Using Linear Regression for
Model Building
Simple Linear Regression
1
Reading Assignment
Read Chapter 11
Section 11.1: Introduction to Linear Regression
Section 11.2: Simple Linear Regression (SLR)
Section 11.3-4: Least Squares & Fitted Model
Section
STAT-4706
Homework # 5
Summer 2013
You must show all of your work for each problem in order to receive full credit. Minitab should
be used when specified. HW is due 08/15/2013. MLR
1. The data in the excel file relief.xlsx represent the number of hours of
Using Linear Regression for
Model Building
Chapter 11
Scatterplots & Correlation
1
Reading Assignment
Read Chapter 11
Section 11.12: Correlation
2
Multivariate Data
In engineering studies involving multivariate
data, often the objective is to determine
STAT-4706
Homework # 1
Summer 2013
You must show all of your work for each problem in order to receive full credit. Minitab
should be used when specified. HW Due 07/12/2013.
1. (25) The reaction times, for a random sample of 9 subjects to a stimulant were
STAT-4706
Homework # 1 Solutions
Fall 2014
You must show all of your work for each problem in order to receive full credit. Minitab should be
used when specified. HW Due 09/11/2014.
1. (30) For the following sample whose observations, 15, 7, 8, 95, 19, 12
STAT-4706
Solutions Homework # 2
Fall 2014
You must show all of your work for each problem in order to receive full credit. HW Due
09/25/2014.
1. (16) A random sample of 12 graduates of a certain secretarial school typed an average
of 79.3 words per minut
STAT-4706
Solutions Homework # 3
Fall 2014
You must show all of your work for each problem in order to receive full credit. HW is due
09/02/2014.
1. (11) It is claimed that automobiles are driven on average more than 20,000 Km per year. To test
this claim
Lecture 10-4
Hypothesis Tests for a Single Mean,
Variance Unknown
Basics
Let X1, X2, , Xn is a random sample from a well
behaved distribution.
Estimate the population variance by the
sample variance, S2.
Consequence: use the t statistic
How will this
Lecture 9-1
Introduction to Estimation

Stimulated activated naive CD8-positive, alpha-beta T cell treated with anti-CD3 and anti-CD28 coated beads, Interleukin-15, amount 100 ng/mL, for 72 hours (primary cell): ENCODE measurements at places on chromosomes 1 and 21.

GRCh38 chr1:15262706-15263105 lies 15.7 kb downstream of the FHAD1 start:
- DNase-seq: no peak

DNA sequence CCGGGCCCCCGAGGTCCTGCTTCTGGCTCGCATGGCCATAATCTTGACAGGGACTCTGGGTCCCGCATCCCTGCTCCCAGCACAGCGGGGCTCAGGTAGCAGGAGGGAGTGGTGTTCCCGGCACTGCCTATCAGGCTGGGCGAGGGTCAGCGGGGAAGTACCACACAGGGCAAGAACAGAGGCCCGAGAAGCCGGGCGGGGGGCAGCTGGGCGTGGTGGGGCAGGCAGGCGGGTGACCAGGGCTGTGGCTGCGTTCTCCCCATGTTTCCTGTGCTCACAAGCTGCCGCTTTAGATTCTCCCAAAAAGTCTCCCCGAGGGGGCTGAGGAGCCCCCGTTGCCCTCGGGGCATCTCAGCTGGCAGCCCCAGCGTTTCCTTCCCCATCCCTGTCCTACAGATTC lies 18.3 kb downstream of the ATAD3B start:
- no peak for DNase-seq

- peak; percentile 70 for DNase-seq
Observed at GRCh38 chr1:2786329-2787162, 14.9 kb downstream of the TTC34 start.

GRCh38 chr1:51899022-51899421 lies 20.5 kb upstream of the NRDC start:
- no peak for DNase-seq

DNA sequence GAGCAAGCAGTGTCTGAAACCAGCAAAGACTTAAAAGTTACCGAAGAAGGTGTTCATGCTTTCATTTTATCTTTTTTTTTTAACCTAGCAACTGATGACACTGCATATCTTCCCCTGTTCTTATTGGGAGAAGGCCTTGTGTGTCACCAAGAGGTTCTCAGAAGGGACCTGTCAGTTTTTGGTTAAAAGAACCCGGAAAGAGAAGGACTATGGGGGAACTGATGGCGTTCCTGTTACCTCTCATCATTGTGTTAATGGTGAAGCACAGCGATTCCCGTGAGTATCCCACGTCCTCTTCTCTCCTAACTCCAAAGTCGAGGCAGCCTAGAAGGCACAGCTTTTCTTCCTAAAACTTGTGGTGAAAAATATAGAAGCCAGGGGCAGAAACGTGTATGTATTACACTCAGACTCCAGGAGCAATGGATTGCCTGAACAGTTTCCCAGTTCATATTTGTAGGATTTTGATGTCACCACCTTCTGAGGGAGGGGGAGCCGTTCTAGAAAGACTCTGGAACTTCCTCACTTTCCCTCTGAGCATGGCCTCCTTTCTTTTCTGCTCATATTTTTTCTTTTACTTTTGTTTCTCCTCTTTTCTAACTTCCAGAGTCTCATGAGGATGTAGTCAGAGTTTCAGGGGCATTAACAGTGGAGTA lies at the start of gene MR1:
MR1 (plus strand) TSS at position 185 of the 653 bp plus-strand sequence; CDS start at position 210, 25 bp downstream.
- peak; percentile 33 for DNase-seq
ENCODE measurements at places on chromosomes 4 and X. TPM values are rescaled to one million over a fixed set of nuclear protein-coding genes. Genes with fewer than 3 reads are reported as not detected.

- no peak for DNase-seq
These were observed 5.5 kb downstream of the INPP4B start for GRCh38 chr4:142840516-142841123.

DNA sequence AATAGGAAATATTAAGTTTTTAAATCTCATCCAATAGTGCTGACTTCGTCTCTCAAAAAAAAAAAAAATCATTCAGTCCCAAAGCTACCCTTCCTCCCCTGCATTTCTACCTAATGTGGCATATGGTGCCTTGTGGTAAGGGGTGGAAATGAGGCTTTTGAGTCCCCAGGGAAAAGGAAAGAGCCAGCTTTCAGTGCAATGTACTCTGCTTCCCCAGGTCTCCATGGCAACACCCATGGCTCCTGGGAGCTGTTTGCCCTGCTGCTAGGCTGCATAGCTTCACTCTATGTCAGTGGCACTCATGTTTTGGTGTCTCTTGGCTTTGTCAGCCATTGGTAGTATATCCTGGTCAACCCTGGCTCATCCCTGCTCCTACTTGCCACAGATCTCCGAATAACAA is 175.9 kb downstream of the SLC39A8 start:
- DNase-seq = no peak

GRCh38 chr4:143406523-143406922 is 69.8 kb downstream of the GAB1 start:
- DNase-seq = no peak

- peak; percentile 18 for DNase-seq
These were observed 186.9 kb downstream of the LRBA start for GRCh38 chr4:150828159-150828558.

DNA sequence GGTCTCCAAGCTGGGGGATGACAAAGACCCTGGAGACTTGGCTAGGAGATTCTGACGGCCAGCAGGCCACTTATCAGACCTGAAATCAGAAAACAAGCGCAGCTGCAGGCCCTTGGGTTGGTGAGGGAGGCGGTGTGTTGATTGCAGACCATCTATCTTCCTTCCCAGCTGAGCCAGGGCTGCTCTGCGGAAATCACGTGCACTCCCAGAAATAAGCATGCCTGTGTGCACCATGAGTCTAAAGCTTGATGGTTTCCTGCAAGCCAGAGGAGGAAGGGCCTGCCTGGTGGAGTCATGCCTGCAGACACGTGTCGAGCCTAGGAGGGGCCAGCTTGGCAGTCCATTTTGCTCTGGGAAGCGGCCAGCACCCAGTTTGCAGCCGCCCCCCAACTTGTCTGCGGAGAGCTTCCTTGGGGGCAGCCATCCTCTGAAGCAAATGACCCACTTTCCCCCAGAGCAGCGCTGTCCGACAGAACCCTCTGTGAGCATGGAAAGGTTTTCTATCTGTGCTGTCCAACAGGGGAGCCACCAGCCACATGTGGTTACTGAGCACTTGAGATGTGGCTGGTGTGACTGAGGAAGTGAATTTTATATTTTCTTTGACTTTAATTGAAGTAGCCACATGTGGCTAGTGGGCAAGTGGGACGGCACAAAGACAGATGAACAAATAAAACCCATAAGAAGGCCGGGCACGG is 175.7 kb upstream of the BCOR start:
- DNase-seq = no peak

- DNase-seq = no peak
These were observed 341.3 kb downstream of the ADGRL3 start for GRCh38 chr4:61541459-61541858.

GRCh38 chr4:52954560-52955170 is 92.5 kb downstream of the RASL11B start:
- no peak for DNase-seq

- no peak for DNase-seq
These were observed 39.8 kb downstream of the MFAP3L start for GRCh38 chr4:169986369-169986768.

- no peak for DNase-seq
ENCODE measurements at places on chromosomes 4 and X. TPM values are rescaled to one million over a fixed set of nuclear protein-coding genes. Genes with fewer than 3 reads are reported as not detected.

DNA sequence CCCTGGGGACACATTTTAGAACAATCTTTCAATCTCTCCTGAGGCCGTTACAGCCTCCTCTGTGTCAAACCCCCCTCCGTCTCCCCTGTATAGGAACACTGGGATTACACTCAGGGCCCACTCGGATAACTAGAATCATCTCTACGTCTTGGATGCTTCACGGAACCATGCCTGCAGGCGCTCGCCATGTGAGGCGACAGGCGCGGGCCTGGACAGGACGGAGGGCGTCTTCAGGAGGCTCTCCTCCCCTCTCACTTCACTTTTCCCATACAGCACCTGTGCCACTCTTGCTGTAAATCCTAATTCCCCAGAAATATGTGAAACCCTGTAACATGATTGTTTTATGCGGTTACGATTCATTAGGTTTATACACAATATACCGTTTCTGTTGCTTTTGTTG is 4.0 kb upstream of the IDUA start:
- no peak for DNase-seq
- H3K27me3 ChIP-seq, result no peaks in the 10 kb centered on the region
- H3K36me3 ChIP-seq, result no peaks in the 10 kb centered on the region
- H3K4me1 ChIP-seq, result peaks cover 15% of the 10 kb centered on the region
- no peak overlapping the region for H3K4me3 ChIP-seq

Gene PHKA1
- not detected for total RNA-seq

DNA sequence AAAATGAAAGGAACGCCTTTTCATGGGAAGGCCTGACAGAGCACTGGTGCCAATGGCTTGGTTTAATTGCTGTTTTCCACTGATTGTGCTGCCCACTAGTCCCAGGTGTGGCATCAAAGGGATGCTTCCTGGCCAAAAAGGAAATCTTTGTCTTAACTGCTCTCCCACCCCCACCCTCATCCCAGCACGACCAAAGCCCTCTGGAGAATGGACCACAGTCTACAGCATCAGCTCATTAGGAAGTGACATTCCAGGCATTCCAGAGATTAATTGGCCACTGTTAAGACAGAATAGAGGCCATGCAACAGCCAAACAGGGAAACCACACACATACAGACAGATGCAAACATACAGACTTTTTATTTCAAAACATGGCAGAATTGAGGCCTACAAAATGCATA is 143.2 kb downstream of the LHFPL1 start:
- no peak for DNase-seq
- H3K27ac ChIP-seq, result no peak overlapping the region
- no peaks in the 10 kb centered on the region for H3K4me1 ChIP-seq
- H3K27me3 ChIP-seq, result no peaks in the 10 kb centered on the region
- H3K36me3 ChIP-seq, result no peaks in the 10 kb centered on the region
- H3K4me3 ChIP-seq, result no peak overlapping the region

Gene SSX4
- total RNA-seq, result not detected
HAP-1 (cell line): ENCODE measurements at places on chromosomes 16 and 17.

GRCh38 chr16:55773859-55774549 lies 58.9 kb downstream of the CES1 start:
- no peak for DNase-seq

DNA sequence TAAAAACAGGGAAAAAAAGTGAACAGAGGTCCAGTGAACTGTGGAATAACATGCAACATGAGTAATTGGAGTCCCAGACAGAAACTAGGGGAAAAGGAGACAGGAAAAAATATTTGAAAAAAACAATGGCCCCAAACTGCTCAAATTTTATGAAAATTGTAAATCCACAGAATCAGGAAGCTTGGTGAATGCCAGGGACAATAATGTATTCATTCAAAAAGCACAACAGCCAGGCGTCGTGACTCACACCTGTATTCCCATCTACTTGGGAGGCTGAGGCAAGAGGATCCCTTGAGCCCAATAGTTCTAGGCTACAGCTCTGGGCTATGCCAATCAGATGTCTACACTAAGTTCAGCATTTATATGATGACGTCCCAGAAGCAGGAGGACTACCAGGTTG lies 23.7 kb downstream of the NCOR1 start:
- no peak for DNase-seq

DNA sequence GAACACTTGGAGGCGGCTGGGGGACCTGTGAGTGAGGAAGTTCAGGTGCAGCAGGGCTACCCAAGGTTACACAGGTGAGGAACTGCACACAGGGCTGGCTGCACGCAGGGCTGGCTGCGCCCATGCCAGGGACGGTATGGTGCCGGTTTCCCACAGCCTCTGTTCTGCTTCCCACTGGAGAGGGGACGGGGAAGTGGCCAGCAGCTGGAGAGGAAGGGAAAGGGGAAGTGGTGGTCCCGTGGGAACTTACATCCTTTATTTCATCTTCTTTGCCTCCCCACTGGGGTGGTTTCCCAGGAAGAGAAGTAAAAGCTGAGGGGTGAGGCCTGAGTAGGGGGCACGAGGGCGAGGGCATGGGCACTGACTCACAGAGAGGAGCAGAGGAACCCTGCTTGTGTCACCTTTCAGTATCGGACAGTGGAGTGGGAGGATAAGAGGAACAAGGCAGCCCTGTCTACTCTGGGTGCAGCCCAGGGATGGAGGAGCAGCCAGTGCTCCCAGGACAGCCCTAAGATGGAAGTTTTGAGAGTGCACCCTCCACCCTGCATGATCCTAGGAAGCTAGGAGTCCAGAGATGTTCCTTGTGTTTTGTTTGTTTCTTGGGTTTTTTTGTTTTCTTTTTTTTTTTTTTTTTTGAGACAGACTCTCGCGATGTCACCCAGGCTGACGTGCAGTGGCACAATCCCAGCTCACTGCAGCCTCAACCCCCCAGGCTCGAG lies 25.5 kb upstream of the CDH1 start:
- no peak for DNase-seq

Overview of Estimation
2
Estimators
An unbiased estimator of an unknown
parameter is one whose expected value is
equal to the parameter of interest.
Thus, we call an unbiased estimator of
if
E[ ]
Thus the estim
Lecture 8-1
Review of the Normal Distribution
Normal Distribution
Most widely used probability model.
Major reason: The Central Limit Theorem
Defined by two parameters
E(X) =
variance of V(X) = 2.
pdf:
f ( x)
1
e
2
x 2
2 2
for x .
Normal Distrib
Lecture 8-2
Sampling Distributions
Sampling Distributions
Statistics can be viewed as random variables
from a probability distribution.
Suppose we draw multiple samples from a
population.
Each sample contains different observations.
Consequence: Value
Lecture 8-5
and F Distributions
- Distribution
The - Distribution describes the random
behavior of sample variances.
Simplest case involves , sample variance.
Assumptions
Random sample
Normal distribution
Very sensitive to the normality assumption!
Lecture 8-4
t Distribution
What If the Variance Is Unknown?
In real-life, the variance is rarely known.
What is a reasonable strategy?
2
What If the Variance Is Unknown?
Consider
X
s/ n
Important issue: What distribution does this
statistic follow?
3
Lecture 10-5
Hypothesis Tests for Difference of
Two Means, Paired Data
Paired Data
Basic idea discussed in Chapter 9.
Classic example: Octane study
Take a set of gasoline blends
Split each blend into two batches
Measure octane using method A on one
Lecture 10-3
Hypothesis Tests for a Single Mean,
More on Power
Concept of Power
Power is the probability
We reject the nominal claim,
When the alternative claim, , is true
Power depends upon , the alternative!
Formal calculation of power requires a s